Last night at dinner, he mentioned a book that he read last year.  He considers it one of his all-time favorites: The Gorillas of Gill Park.  Sadly, I have not read this book yet, so I can't tell you anything about it myself, but Elijah loved the characters in the book.  I asked him what made them so good, and he said "just who they were."  I prodded further (usually necessary with a nine-year-old boy).  He said the characters were kind, polite.  Funny, I ask?  Not necessarily, he said.  He just liked that they were kids who did the right thing. 

So I jump in and give him an idea for a MG character I'm working on.  A boy with a personal flaw he wants to hide.  Elijah says, "Mom, your characters shouldn't have a problem within themselves.  The problem needs to come from the environment."  I'm not kidding...he said this.  And then I thought, yeah...what tween doesn't already have a whole slew of things they feel embarrassed about.  It must be refreshing for that age to pick up a book and read about characters that face and beat down problems on the outside, despite all their personal flaws, which rightfully take second fiddle to the real issues. 

I hope he can be my agent when I grow up.

Tuesday, November 9, 2010

My daughter is beating me at PiBoIdMo!

My daughter has decided to participate in PiBoIdMo, too.  She has a pink notebook, just like Mommy's, and it's called "Maggie's Big Book of Great Ideas."  (Hey--you can't have that one...that's already idea #10 in my list!).  The sad thing is, Maggie's on idea #18.  She's beating me!  Here are the best so far (in my opinion, not hers...):

Idea #5: Trapped in the forest.  Where am I?

Idea # 6: My pet dragon.

Idea #14: I think there's too many letters in the alphabet.  Is there?  Tell me!

Idea #1: The girl who turned into a puppet.

Article on the Importance of Picture Books

Ruckus Media provided a connection to the following article on the importance of picture books.  Very comprehensive and provides links to picture book lists for the PB connoisseur.  Enjoy!

Monday, November 8, 2010

MO Conference Follow-Up

(Since my blog from last night was so long, I thought I would add a few details in a follow-up.) 

One of the high spots of the day was sitting down at lunch to chat with Lin Oliver for a few moments.  First, I had a question about published and listed (PAL) status in SCBWI (i.e., whether having a contract signed was the same as being published).  She said yes, it counts in terms of being considered a published author.  Good thing, too, because I learned from Lynnea Annette that it could take four years before my story for Highlights is published (yowza!).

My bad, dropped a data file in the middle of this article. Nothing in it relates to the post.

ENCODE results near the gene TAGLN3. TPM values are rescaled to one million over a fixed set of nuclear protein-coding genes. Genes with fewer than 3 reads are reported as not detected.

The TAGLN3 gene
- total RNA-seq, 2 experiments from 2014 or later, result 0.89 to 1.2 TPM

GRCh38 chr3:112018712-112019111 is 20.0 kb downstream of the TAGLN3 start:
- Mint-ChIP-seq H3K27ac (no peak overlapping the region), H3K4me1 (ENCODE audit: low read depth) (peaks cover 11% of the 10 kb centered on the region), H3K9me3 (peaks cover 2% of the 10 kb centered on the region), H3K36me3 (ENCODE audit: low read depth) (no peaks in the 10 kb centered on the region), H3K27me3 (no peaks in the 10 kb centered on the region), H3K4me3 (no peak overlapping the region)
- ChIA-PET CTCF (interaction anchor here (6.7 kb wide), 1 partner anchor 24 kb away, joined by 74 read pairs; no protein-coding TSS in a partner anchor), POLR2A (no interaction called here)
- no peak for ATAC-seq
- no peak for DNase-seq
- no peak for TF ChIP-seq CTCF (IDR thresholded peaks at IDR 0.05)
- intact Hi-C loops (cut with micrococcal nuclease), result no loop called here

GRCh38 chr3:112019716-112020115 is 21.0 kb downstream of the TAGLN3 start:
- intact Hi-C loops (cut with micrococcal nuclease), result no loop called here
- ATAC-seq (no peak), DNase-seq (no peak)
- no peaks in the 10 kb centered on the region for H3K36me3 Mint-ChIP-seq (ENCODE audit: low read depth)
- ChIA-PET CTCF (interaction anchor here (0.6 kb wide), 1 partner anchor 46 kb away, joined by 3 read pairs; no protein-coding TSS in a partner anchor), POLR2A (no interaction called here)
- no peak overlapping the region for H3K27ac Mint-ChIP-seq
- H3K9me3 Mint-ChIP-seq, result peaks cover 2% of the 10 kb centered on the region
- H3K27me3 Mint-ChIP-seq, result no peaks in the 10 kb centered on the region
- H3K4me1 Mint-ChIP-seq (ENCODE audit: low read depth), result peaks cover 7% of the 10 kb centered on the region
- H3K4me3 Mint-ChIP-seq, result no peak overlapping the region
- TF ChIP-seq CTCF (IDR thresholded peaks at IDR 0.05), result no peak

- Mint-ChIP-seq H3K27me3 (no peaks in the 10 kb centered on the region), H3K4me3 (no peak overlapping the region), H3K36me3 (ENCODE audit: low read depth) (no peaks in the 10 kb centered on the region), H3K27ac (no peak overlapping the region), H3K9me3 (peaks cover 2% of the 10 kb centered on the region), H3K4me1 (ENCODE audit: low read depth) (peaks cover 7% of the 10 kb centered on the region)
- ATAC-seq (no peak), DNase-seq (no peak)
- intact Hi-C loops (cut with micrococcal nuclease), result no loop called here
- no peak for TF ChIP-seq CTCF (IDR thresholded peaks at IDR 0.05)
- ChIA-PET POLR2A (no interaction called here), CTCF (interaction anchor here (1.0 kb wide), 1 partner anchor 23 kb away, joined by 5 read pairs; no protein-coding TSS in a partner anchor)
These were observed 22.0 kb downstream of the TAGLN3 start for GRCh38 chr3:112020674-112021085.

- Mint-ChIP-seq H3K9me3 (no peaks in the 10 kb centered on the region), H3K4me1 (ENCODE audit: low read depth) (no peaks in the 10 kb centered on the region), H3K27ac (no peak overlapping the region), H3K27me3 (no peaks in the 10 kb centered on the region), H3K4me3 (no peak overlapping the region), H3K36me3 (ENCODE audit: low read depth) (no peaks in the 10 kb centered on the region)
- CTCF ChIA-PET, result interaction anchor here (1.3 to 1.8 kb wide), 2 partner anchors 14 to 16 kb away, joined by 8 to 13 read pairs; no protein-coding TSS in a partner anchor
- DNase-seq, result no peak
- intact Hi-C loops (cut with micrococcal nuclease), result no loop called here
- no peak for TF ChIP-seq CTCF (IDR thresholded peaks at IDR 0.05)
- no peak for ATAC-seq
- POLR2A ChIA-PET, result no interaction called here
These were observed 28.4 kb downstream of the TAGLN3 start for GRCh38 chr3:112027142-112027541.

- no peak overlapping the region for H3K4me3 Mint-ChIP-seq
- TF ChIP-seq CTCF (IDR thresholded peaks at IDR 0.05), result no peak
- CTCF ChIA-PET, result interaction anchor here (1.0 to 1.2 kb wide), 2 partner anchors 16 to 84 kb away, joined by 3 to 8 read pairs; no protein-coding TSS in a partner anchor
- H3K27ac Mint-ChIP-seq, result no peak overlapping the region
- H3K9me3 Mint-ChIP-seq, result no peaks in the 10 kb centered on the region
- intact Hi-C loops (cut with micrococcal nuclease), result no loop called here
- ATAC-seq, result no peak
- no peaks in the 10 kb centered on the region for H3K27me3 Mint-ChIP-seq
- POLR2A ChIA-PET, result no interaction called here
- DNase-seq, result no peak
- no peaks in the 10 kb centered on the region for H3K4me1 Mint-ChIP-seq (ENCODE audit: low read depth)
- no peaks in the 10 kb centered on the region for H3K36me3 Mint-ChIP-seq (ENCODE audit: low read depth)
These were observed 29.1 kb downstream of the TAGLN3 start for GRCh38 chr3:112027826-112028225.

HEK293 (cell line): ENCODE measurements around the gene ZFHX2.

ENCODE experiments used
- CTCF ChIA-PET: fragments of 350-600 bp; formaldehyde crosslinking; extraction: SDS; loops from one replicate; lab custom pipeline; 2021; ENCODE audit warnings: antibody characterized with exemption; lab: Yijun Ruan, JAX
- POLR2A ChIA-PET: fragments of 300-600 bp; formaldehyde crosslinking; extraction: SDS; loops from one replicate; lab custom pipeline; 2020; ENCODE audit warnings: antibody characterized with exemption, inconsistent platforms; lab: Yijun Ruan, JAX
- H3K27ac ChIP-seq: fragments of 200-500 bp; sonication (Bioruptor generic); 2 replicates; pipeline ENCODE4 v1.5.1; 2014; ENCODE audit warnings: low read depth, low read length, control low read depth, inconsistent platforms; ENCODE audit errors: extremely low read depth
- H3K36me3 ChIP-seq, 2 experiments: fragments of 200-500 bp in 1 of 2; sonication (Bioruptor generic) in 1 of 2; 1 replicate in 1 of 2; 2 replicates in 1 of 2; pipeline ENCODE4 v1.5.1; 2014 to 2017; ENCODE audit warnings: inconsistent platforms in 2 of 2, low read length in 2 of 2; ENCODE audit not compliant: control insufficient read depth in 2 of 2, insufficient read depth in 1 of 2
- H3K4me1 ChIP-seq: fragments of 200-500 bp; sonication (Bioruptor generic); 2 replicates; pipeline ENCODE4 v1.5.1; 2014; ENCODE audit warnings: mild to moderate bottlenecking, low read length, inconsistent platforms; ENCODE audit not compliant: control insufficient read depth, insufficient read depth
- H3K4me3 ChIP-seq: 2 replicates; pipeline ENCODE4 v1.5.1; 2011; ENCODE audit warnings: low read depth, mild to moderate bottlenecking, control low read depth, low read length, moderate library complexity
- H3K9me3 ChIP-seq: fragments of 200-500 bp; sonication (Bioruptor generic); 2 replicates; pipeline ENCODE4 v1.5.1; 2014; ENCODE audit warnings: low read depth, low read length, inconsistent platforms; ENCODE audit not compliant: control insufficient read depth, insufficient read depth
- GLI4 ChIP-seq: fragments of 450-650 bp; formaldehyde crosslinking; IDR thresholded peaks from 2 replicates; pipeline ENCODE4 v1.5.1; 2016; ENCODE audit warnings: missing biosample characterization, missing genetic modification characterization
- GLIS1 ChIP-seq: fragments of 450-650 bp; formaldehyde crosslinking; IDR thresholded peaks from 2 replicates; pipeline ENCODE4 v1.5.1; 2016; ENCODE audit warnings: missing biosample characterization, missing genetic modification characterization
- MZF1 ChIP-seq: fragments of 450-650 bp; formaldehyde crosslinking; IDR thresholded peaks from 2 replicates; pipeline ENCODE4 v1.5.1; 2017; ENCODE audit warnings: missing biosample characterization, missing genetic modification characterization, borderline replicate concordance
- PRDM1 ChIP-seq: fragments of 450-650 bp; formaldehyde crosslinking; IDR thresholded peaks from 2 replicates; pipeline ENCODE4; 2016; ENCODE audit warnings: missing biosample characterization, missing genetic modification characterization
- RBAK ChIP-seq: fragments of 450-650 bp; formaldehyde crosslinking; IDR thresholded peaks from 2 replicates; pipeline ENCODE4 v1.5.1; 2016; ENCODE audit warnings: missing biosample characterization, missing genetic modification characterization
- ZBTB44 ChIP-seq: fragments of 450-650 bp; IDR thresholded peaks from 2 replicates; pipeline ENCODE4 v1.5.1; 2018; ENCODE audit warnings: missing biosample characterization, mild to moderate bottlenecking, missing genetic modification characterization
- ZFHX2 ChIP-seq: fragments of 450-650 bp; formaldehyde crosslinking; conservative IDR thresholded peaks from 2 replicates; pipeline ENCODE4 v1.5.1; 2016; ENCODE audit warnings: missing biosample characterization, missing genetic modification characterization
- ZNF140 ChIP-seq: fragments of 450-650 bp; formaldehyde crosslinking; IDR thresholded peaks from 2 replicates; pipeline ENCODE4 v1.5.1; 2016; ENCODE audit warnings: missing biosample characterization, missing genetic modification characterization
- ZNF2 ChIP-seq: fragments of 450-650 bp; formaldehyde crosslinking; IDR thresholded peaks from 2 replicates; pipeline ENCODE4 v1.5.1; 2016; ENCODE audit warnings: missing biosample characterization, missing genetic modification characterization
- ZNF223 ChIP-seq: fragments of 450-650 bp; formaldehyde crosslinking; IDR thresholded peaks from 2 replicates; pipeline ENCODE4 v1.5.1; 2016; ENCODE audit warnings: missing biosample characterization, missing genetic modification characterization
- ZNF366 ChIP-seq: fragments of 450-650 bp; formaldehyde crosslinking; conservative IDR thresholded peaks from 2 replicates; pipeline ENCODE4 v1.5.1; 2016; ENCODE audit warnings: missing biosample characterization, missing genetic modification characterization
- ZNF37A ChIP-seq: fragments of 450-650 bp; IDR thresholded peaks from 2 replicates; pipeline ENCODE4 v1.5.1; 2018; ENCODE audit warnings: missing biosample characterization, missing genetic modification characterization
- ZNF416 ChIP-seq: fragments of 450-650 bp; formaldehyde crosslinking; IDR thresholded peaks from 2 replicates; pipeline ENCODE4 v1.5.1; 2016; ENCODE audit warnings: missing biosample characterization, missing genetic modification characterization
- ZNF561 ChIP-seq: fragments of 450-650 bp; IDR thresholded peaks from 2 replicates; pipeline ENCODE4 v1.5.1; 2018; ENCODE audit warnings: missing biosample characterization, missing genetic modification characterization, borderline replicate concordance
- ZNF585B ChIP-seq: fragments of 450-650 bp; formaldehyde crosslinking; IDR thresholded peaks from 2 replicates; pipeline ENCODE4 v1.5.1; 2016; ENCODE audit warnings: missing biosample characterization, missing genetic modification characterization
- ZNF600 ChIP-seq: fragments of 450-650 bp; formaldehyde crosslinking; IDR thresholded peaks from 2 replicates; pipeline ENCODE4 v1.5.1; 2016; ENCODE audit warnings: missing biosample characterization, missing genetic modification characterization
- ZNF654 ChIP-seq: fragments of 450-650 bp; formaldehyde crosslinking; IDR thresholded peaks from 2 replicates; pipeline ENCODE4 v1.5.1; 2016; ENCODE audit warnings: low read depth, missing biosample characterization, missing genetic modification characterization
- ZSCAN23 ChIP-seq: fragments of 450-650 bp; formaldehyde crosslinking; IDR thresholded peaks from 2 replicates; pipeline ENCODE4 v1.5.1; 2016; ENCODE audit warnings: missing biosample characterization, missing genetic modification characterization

Then Lin was gracious enough to give me advice on what story to take to New York.  I didn't ask her to-- she just offered when she learned I was going to NY.  I asked her opinion on whether to take a Hans-Christian-Anderson type of story or a mss about the son of a magician and his birthday.  She said the latter felt more marketable.  (Although, in retrospect--and it was a great learning experience for me--I don't think that I was marketing my former story in the right way.  Namrata also said it didn't sound marketable.  It has a definite modern feel, but I'm not describing it well.  I've gotta change my angle on it.)

Finally, we discussed the future of the picture book, the NY times article, and the general direction (or misdirection) of public education in our country as it relates to No Child Left Behind.  All I can say is, she is one smart lady.

My critique was with Bree Ogden.  I took a story about a girl and her robot.  I was really depressed going into the critique, because I felt this story was unsalvageable.  I had worked on it for so long, and it seemed to get lost along the way.  I even had sent her an older version of the story!  But good news...robots are the next hot thing (who knew?).  She pointed out what I knew was there...Alberta needed more character development.  But she said something that got me thinking about the story in a way I had not done previously.  One little word changed my perspective, and I rewrote the story in a morning when I got back.  Thanks, Bree!  Sometimes it just takes the right nudge at the right time.  And boy, I needed it!

I think I'm officially drained of conference highlights until NY.

Sunday, November 7, 2010

MO SCBWI Conference (Pssst...It includes Steve Mooser and Lin Oliver!)

Yesterday, I attended the MO-SCBWI conference, and I am so glad I did.  It was such a treat to hear from Steve Mooser and Lin Oliver, that I nearly came to tears...several times...really.  But more on that later.

The day started with Steve and Lin's list of Ten Most Important Things to remember as a children's writer (but really the list included was hard to edit).  It was basically a list of quotes from great children's authors.  You know, the quotes that you will go home and paste all over your office, to keep you going when you've lost your way.  Lin's favorite: "Come up with a character you love, think about what she wants most in the world and decide what's keeping her from it" -- Paula Danziger.